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I just permanently removed all ad network code from my blog

I don't mind ads on websites as a concept, that is I don't mind the idea of a message appearing somewhere that helps the producer of said content earn a crust. However, there are other things about ads that I do mind enormously and most of them are due to the ad networks themselves. I don't like the overhead of a whole other website being embedded into an iframe. I don't like the total irrelevancy of much of the ad content. It could be tailored to my browsing habits, but then I'm not overly fond of the tracking. Oh - and I definitely don't like being served either malware or really obtrusive behaviours such as ads viewed on iOS redirecting me to the app store in an attempt to have me download Clash of Clans. None of these things are fun and they're all directly attributable to the way networks run.

Back in September, I'd had enough and I introduced sponsorship of my blog. Now I don't care if you call this an ad or not, but what's fundamentally different is that it amounts to nothing more than a single line of text at the top of the site that I serve myself. For example, here's what viewers today are seeing:

Raygun sponsorship

Raygun is a perfect example of the sort of sponsor I want on board too because I've written about them many times before and I'm honestly, independently endorsed in what they do. In fact, every sponsor I've had on board to date has done things that are entirely relevant to my audience which is a really nice way of doing targeting without all the invasive stuff that goes along with it. Partly that's because I curate them - I've rejected multiple potential sponsors because our views simply weren't aligned - yet even still, I've never had an un-sponsored week since I launched. Actually, all sponsor slots up until the beginning of April are now fully booked out, and that got me thinking.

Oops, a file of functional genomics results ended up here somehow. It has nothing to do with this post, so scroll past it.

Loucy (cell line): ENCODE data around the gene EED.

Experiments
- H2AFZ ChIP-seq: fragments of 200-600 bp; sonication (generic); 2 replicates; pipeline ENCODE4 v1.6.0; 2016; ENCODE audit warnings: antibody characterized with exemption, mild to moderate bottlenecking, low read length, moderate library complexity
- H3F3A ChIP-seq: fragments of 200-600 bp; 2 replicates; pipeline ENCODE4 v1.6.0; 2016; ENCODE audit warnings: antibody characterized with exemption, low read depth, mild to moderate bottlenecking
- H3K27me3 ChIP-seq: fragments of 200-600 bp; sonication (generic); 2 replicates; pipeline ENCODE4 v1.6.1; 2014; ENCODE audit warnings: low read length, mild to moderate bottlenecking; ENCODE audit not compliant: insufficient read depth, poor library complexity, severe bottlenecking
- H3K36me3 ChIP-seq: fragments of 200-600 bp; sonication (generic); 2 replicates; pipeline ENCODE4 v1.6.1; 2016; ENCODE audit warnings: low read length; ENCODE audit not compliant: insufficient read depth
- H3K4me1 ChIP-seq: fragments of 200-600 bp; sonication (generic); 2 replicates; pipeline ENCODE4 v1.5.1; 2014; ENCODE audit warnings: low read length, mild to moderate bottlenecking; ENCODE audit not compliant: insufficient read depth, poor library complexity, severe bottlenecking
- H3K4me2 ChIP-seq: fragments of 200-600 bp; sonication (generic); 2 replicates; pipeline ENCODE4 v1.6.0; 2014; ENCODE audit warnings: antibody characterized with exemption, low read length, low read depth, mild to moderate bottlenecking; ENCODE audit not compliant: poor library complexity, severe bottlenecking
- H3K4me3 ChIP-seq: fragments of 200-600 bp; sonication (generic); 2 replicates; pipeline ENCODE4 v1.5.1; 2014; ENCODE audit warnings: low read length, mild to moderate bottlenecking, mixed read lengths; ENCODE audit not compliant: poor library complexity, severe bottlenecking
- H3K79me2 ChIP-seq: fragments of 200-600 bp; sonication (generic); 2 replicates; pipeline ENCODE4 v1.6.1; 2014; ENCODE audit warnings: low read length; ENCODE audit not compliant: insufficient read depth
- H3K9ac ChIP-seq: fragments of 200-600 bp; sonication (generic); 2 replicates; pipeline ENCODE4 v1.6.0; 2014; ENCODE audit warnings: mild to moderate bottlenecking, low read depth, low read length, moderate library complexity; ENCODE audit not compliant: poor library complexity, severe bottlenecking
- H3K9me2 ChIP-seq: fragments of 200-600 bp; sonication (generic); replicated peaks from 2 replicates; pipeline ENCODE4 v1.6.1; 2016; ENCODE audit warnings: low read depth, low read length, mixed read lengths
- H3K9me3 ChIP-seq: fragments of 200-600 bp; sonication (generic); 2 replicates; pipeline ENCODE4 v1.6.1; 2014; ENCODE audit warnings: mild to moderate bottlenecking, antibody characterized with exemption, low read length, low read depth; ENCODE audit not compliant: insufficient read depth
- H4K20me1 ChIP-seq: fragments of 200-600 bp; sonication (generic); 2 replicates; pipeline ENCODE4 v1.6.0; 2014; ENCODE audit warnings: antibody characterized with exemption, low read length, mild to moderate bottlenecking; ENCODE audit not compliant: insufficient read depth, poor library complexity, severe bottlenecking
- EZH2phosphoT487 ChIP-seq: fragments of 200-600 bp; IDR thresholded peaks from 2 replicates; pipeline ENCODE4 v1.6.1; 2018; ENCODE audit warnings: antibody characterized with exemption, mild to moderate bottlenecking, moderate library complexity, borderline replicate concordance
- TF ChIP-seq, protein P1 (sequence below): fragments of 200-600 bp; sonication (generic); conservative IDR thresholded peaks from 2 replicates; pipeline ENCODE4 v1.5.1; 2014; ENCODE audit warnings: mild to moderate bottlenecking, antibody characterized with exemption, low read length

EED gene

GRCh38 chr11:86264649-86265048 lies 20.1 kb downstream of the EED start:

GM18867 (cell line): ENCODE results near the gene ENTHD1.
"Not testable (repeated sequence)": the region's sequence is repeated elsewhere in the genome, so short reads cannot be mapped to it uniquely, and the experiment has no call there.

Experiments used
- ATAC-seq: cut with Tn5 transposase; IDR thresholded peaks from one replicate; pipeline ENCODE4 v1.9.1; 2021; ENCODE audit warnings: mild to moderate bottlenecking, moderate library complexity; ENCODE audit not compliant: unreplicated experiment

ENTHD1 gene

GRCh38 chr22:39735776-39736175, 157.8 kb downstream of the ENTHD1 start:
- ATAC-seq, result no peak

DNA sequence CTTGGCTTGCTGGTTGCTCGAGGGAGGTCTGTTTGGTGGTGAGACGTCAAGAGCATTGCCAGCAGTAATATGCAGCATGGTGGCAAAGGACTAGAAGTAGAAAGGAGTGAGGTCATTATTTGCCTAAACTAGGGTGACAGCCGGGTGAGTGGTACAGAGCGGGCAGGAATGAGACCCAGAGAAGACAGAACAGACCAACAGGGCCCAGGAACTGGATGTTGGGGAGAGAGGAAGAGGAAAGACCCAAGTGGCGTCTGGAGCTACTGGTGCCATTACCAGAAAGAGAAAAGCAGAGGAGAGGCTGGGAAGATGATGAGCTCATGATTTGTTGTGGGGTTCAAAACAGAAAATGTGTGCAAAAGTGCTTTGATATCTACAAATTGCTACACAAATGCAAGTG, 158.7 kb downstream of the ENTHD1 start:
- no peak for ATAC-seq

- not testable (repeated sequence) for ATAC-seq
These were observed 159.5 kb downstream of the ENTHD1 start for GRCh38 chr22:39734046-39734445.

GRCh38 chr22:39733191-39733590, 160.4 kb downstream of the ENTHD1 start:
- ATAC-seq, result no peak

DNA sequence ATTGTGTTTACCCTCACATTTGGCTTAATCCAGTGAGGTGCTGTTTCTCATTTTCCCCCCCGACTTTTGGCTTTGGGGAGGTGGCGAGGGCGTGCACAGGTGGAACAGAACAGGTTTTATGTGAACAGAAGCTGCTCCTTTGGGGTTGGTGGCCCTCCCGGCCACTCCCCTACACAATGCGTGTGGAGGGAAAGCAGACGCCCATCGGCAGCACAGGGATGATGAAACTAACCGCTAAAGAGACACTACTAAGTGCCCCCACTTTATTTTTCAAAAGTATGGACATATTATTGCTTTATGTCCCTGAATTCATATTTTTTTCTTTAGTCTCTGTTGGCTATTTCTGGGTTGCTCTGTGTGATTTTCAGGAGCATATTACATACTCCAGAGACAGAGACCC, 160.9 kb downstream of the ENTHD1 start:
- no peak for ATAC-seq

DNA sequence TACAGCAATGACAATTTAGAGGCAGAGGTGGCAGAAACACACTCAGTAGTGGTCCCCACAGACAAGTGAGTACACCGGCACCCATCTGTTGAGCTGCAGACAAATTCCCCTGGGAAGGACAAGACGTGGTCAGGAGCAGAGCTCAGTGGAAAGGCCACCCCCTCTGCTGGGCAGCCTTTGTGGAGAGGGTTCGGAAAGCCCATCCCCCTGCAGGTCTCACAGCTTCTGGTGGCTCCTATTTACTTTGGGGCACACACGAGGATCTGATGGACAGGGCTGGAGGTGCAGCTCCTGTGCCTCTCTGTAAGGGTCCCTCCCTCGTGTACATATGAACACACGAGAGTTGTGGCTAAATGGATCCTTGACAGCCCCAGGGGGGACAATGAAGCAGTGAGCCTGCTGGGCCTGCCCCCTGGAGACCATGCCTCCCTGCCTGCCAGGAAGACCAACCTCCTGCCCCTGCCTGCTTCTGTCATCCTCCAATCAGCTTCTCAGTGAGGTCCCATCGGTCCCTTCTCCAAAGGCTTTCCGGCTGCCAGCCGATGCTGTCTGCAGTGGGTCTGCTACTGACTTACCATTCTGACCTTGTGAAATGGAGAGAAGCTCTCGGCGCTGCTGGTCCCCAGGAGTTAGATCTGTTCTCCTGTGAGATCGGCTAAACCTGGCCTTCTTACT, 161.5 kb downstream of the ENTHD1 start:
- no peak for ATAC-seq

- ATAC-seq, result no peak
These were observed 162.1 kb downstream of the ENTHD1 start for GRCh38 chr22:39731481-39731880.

When I launched the sponsorship model, I assumed I'd have plenty of weeks where there wasn't one. In my naivety at the time, this seemed like a reasonable assumption so I had a fallback position that would revert to the old ad model if the slot wasn't filled. It would also mean my sponsor bar would look like this:

No sponsor

But thinking about it lately and considering both how well the sponsorship was going and how much I dislike ad networks, I've decided to permanently kill all ad network code. HTML - gone. CSS - gone. JavaScript - gone. If I have an un-sponsored week then that last image above is all that will happen and that's absolutely fine. The sponsorship model has worked enormously well in every way and that includes financially, so I see no sensible reason why there should be any remaining ad network remnants whatsoever.

We need a better commercialisation model for content creators that doesn't suck like ad networks do. There has to be a happy middle ground somewhere between all the nasty things that (most) ad networks bring with them today and the other end of the extreme which is outright blocking of ads. And honestly, they've got issues too - I recently wrote about how ad blockers are part of the problem and whilst some people vehemently disagreed, I stand by that assessment.

What I'm trying to do with sponsors is what I strongly believe is the most responsible middle ground that keeps the greatest number of people happy, myself included. Thank you to everyone that's been supportive of this model and of course a big thanks to the sponsors as well. As of now, all ad network code has been permanently removed from this site!

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Hi, I'm Troy Hunt, I write this blog, create courses for Pluralsight and am a Microsoft Regional Director and MVP who travels the world speaking at events and training technology professionals